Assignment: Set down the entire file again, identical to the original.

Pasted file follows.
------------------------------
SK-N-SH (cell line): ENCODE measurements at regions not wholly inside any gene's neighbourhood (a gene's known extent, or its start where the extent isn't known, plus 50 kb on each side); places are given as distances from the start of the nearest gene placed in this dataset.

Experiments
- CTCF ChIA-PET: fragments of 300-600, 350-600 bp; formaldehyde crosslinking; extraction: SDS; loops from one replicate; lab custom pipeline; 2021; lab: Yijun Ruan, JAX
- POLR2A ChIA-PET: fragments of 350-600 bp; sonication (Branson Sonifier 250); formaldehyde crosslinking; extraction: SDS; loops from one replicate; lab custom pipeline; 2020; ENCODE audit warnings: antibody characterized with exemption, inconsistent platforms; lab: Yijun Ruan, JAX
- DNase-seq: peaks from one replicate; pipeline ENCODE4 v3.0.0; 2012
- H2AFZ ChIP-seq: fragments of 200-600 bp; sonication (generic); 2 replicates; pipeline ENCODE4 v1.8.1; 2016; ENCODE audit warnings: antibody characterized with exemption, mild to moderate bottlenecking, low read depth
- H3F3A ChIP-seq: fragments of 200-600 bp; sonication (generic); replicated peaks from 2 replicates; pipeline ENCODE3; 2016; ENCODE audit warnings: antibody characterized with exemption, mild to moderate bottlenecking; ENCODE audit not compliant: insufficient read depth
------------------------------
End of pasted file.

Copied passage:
SK-N-SH (cell line): ENCODE measurements at regions not wholly inside any gene's neighbourhood (a gene's known extent, or its start where the extent isn't known, plus 50 kb on each side); places are given as distances from the start of the nearest gene placed in this dataset.

Experiments
- CTCF ChIA-PET: fragments of 300-600, 350-600 bp; formaldehyde crosslinking; extraction: SDS; loops from one replicate; lab custom pipeline; 2021; lab: Yijun Ruan, JAX
- POLR2A ChIA-PET: fragments of 350-600 bp; sonication (Branson Sonifier 250); formaldehyde crosslinking; extraction: SDS; loops from one replicate; lab custom pipeline; 2020; ENCODE audit warnings: antibody characterized with exemption, inconsistent platforms; lab: Yijun Ruan, JAX
- DNase-seq: peaks from one replicate; pipeline ENCODE4 v3.0.0; 2012
- H2AFZ ChIP-seq: fragments of 200-600 bp; sonication (generic); 2 replicates; pipeline ENCODE4 v1.8.1; 2016; ENCODE audit warnings: antibody characterized with exemption, mild to moderate bottlenecking, low read depth
- H3F3A ChIP-seq: fragments of 200-600 bp; sonication (generic); replicated peaks from 2 replicates; pipeline ENCODE3; 2016; ENCODE audit warnings: antibody characterized with exemption, mild to moderate bottlenecking; ENCODE audit not compliant: insufficient read depth